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Saturday, December 01, 2007

 

Response to Freedland on Comment Is Free

Freedland concludes 'A Small, Slender Chance For Peace in the Middle East':

"Today is the 60th anniversary of the UN vote which sought to partition historic Palestine into two states, one for the Jews, one for the Palestinians. It is a resolution that remains only half-implemented. Now there is a slender chance of completing the job - and surely, despite the thousand obstacles, the world has to grab it with both hands."

My response is a quotation from Walid Khalidi:

Khalidi, Walid. Before Their Diaspora: A Photographic History of the Palestinians 1876-1948. Washington DC: Institute For Palestine Studies, 1991.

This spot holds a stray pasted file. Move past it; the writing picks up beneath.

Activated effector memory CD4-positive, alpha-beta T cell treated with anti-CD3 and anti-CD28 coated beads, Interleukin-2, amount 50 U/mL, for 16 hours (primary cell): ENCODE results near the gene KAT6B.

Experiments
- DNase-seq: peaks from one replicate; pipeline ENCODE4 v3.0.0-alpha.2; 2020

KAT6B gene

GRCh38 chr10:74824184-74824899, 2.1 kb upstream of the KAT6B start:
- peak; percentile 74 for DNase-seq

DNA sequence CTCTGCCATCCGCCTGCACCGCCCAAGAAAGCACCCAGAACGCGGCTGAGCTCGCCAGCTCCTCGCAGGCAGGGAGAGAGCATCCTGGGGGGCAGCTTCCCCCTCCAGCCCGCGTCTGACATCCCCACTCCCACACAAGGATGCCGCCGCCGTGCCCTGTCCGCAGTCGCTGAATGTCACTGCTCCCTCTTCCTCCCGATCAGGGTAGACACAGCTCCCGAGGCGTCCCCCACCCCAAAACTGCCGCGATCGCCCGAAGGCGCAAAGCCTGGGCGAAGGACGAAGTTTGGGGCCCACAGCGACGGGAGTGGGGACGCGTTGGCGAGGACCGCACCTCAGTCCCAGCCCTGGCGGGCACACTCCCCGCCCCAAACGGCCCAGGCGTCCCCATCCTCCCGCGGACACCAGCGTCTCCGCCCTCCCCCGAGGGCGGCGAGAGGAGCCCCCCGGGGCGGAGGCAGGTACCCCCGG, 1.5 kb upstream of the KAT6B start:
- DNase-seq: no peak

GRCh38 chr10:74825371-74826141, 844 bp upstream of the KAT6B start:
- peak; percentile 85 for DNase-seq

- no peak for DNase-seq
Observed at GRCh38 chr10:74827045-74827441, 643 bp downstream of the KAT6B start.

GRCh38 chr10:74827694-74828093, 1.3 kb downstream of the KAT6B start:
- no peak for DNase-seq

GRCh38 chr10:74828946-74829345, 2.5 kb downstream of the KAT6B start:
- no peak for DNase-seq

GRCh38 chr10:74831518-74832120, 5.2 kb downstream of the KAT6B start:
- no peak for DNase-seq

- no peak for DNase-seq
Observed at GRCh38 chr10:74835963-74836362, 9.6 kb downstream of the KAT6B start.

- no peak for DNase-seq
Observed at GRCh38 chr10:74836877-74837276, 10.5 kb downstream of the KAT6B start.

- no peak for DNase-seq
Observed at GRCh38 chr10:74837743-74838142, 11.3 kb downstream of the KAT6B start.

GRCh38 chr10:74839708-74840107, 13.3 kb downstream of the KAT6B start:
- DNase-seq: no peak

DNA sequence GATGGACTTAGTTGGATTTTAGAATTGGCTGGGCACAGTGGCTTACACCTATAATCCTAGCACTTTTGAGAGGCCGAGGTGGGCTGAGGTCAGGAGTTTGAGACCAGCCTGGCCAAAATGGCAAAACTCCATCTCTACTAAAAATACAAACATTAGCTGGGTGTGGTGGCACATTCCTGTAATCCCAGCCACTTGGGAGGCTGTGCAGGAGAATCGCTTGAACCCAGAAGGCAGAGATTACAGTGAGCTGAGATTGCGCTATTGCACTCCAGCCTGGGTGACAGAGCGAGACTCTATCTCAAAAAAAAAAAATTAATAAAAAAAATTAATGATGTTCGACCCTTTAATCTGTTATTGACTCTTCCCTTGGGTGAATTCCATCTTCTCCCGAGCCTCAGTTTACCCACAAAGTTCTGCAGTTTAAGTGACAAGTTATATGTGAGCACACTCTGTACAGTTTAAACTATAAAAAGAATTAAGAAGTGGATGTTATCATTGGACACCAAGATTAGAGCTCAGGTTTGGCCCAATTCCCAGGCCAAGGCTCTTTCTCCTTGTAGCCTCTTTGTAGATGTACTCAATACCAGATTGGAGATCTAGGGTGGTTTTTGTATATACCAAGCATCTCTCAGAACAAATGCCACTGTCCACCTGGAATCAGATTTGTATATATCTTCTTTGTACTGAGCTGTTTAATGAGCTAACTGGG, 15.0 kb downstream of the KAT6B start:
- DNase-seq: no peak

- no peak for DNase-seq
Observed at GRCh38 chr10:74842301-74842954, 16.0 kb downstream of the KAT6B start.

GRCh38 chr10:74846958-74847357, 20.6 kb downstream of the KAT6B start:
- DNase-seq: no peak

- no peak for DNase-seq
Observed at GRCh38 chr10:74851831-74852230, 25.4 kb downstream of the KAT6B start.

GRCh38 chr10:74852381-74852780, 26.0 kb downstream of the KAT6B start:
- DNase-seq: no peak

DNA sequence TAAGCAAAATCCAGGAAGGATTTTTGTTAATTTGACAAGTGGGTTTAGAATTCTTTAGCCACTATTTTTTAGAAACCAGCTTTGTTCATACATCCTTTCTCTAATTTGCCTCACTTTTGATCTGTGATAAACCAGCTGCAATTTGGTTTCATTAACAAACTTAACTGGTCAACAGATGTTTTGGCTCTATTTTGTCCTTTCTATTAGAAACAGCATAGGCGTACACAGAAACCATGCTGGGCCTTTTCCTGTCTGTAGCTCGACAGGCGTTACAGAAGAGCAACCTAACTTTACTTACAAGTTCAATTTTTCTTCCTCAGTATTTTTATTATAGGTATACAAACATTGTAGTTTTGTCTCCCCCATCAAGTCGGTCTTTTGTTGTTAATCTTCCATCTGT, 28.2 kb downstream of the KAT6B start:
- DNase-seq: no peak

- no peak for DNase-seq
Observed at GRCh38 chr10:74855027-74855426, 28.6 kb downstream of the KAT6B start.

"Partition was seen by the Palestinians as imposing unilateral and intolerable sacrifices on themselves. The reasons for their opposition were the same as in 1937, except that the UN partition plan gave the proposed Jewish state 50 percent more territory than the 1937 plan had. The area of the Jewish state according to the UN plan would actually be larger than that of the proposed Palestinian state (5,500 square miles as compared with 4,500 square miles) at a time when the Jews constituted no more than 35 percent of the population and owned less than 7 percent of the land. Within the proposed Jewish state, Jewish land ownership did not in fact exceed 600 square miles out of the total area of 5,500 square miles. Nearly all the citrus land (equally divided in ownership between Jews and Palestinians), 80 percent of the cereal land (entirely Palestinian-owned), and 40 percent of Palestinian industry would fall within the borders of the proposed Jewish state. Jaffa, the Palestinian state's major port on the Mediterranean, would be altogether cut off from its hinterland, and Gaza would lose its traditional links with the wheatlands of the Negev. Hundreds of villages would be separated from communal fields and pastures. The Palestinian state would lose direct access both to the Red Sea and to Syria. The economic union between the two states, on which partition had been postulated, was known beforehand to be impracticable. The patchwork of subunits into which partition would divide the country bore little relationship to the human and social realities on the ground. "

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